Palms, former president of the University of South Carolina, honored during his alma mater’s military review parade
Photo above, left to right: Dr. John Palms, The Citadel Class of 1958, recipient of the Krause Center Award for Distinguished Service, Leadership and Ethics, stands beside The Citadel Commandant of Cadets, Col. Thomas J. Gordon, USMC (Ret.), during the national anthem, to take review of the South Carolina Corps of Cadets military parade dedicated to Palms on March 4, 2022.
The Krause Center for Leadership and Ethics at The Citadel strives to create opportunities for leadership development, in support of the college’s mission to education and develop principled leaders. Additionally, the Krause Center works to recognize outstanding principled leaders from within the ranks of Citadel alumni.
Due to a pandemic-forced pause in the schedule, Dr. John M. Palms was recognized as the 2020 recipient of the Krause Center Award for Distinguished Service, Leadership and Ethics during the South Carolina Corps of Cadets’ dress parade on campus March 4, 2022.
“We are very excited to honor and recognize Dr. John Palms as the 2020 recipient of the Krause Center for Leadership & Ethics award for his service as a military officer, nuclear scientist, professor and President of the University of South Carolina which is unparalleled among the list of distinguished Citadel alumni,” said Bill Krause.
Palms was nominated for the 2020 award by The Citadel Foundation’s Chief Executive Officer and by the Dean for the Swain Family School of Science and Mathematics in 2019.
It is my distinct privilege to present the nomination of Dr. John M. Palms, ’58, for the Krause Center Award for Distinguished Service, Leadership and Ethics. An internationally recognized scientist and academician, national security advisor, eminent educator and public servant, distinguished Citadel graduate, and tireless advocate for humanitarian causes, Dr. Palms exemplifies, to the highest degree, the ethos of the Krause Award and the essence of servant leadership. His is the story of a life well-lived, a man running to win the prize for the upward calling.Darin T. Zimmerman, Ph.D., Dean of The Citadel Swain Family School of Sciences and Mathematics
According to Zimmerman’s nomination, Palms was born in the Netherlands and immigrated to the U.S. in 1951, becoming a citizen in 1956. He graduated with a degree in Physics from The Citadel as a distinguished Air Force ROTC cadet in 1958, receiving a commission into the U.S. Air Force (USAF). While on active duty with the USAF, Palms completed a master’s degree in physics, served as a nuclear weapons officer and taught physics at the Air Force Academy. After being honorably discharged in 1970, Palms completed a Ph.D. in physics and joined the faculty of Emory University, where he rose through the ranks, ultimately being appointed as the Charles Howard Chandler Professor of Radiation and Environmental Physics. Palms’ 23-year career at Emory was one of ever-increasing responsibility and leadership, culminating in his role as the university’s chief academic officer. This accumulated experience led to a two-year turn as president of Georgia State University, after which he accepted the invitation to become the 26th president of the University of South Carolina, a post which he served faithfully and fruitfully for 12 years.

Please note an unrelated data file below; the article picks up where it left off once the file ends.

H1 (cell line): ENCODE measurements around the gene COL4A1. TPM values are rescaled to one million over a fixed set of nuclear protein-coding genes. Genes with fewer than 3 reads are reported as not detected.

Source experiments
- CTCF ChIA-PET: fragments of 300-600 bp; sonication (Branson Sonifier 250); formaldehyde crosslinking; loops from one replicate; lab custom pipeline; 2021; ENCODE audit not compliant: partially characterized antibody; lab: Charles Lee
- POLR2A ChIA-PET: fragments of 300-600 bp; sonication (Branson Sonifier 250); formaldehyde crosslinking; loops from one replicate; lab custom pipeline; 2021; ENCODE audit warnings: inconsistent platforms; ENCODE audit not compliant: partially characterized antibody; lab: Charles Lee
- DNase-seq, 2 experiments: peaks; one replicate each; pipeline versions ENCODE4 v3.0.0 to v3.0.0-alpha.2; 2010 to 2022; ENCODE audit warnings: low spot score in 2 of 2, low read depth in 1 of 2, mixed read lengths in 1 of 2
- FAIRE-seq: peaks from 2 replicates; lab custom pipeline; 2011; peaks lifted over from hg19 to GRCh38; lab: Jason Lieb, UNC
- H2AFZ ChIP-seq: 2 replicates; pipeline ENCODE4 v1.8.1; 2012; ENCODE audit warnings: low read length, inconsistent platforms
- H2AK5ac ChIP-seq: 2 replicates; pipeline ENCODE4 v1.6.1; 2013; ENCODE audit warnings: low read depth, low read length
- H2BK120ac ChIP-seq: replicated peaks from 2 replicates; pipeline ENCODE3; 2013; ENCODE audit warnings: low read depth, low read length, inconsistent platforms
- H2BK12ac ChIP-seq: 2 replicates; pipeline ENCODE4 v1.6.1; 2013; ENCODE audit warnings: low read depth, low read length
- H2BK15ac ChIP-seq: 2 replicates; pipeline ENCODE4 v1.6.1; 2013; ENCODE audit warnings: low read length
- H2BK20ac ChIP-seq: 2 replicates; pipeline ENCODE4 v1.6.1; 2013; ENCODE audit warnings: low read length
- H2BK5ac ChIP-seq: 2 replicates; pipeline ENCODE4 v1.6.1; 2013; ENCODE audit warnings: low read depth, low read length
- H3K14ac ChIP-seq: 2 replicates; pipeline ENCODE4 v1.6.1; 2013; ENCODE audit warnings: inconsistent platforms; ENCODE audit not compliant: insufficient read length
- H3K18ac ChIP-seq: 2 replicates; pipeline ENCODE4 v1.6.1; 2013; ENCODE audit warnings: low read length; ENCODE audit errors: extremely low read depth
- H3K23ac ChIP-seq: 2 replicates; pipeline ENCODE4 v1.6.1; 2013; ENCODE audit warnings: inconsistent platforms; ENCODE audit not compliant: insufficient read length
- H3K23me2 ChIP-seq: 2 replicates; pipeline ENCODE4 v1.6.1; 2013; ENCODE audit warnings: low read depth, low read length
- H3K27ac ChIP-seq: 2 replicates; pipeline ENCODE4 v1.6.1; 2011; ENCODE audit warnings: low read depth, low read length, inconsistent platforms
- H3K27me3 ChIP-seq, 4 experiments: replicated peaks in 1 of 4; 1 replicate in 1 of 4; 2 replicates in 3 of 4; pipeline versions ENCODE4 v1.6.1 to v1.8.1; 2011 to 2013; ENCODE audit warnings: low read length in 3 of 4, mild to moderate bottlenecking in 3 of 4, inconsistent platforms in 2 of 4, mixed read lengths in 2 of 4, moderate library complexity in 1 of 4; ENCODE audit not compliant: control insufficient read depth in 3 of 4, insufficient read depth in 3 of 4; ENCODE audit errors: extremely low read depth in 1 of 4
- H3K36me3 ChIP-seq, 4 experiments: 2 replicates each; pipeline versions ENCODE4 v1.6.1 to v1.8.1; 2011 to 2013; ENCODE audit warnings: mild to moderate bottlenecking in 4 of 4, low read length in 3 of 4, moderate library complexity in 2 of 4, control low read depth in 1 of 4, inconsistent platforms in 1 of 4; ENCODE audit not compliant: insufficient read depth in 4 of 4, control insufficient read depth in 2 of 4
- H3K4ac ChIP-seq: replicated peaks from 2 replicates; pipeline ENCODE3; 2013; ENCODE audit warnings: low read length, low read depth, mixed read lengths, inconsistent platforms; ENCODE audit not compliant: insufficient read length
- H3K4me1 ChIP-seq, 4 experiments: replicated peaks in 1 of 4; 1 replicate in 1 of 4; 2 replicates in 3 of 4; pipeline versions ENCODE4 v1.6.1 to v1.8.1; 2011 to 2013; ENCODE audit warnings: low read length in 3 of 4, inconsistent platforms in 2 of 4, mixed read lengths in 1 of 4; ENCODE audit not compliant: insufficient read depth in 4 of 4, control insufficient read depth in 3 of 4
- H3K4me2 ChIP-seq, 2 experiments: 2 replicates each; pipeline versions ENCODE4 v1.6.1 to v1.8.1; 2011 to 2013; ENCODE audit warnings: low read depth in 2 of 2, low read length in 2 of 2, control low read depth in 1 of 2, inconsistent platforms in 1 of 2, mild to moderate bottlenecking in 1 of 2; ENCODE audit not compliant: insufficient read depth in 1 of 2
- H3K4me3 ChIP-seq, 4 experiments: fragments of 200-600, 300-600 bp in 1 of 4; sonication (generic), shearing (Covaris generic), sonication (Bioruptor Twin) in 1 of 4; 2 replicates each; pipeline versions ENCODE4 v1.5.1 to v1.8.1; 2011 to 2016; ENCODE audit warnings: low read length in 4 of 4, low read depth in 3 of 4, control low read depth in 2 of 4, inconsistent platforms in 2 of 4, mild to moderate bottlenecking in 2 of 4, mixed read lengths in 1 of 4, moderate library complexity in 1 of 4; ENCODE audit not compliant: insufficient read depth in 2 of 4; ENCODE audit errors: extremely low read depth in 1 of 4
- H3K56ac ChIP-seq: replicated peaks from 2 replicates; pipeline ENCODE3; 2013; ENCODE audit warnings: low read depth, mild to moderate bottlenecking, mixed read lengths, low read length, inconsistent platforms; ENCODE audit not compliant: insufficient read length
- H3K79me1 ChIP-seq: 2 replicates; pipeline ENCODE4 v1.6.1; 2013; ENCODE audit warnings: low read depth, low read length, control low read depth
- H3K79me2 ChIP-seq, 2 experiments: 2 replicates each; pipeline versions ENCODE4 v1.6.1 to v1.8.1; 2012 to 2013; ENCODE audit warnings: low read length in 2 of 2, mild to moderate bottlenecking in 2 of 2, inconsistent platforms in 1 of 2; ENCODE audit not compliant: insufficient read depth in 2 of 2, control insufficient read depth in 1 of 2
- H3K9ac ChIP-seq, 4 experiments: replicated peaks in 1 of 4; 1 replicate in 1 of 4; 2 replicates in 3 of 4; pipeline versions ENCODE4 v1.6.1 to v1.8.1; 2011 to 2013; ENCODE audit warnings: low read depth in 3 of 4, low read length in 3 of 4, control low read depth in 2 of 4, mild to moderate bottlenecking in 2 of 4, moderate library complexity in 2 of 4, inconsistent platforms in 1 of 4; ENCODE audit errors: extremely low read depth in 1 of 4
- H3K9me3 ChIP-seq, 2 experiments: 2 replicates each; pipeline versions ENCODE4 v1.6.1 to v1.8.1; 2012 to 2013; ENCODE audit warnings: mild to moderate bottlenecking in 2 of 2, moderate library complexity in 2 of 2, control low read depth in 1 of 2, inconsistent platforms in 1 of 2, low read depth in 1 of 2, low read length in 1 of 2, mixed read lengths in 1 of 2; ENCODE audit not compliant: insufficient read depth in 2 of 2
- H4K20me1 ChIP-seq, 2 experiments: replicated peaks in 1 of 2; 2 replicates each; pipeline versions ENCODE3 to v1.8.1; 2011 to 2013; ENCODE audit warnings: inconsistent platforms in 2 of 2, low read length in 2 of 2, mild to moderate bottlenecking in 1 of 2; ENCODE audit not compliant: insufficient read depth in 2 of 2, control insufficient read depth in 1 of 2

To complete his remarkably successful career, he presided as director of governing boards for several national corporations. He has scholarships named in his honor at Purdue University and Linn State Technical College, as well as a science research facility bearing his name at the University of South Carolina.Jay Dowd, III, Ph.D., Chief Executive Officer, The Citadel Foundation
According to Dowd’s letter of nomination, Palms has been awarded honorary doctoral degrees from several institutions of higher education, including The Citadel in 1980 and the University of South Carolina in 2002. He has received the Distinguished Alumni Award from two of the institutions from which he holds degrees—the University of New Mexico in 2003 and The Citadel in 2009. In 2002, he received the Order of the Palmetto, the highest honor bestowed by the State of South Carolina.
Other recipients of the Krause Center Award for Distinguished Service, Leadership and Ethics, which was initiated in 2011, include Col. Myron C. Harrington Jr., ’60; Lt. Gen. Mike Steele, ’67; Dr. Stephen Sittnick, ’77; Sen. Fritz Hollings, ’42; former Charleston major (now Citadel professor) Joseph P. Riley Jr., ’64; William B. Sansom, ’64; Gen. William W. Hartzog, ’63; W. Henry Johnson Jr., ’75 and Frank P. Mood, ’60.
Read the full letter of nomination from The Citadel Foundation Chief Executive Officer here.
Read the full letter of nomination from the Dean of the Swain Family School of Science and Mathematics here.